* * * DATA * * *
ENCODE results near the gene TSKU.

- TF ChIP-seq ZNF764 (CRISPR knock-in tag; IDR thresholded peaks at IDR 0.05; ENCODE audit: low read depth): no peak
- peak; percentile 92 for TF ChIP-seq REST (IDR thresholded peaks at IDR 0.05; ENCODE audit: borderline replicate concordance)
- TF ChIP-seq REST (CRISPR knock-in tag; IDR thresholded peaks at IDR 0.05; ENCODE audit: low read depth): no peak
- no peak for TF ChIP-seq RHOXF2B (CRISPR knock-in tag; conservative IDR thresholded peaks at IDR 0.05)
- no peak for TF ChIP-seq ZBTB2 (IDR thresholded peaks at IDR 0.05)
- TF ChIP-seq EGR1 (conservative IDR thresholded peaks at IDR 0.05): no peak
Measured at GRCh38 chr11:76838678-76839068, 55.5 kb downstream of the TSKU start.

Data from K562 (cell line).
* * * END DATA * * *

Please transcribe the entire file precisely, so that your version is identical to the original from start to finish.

ENCODE results near the gene TSKU.

- TF ChIP-seq ZNF764 (CRISPR knock-in tag; IDR thresholded peaks at IDR 0.05; ENCODE audit: low read depth): no peak
- peak; percentile 92 for TF ChIP-seq REST (IDR thresholded peaks at IDR 0.05; ENCODE audit: borderline replicate concordance)
- TF ChIP-seq REST (CRISPR knock-in tag; IDR thresholded peaks at IDR 0.05; ENCODE audit: low read depth): no peak
- no peak for TF ChIP-seq RHOXF2B (CRISPR knock-in tag; conservative IDR thresholded peaks at IDR 0.05)
- no peak for TF ChIP-seq ZBTB2 (IDR thresholded peaks at IDR 0.05)
- TF ChIP-seq EGR1 (conservative IDR thresholded peaks at IDR 0.05): no peak
Measured at GRCh38 chr11:76838678-76839068, 55.5 kb downstream of the TSKU start.

Data from K562 (cell line).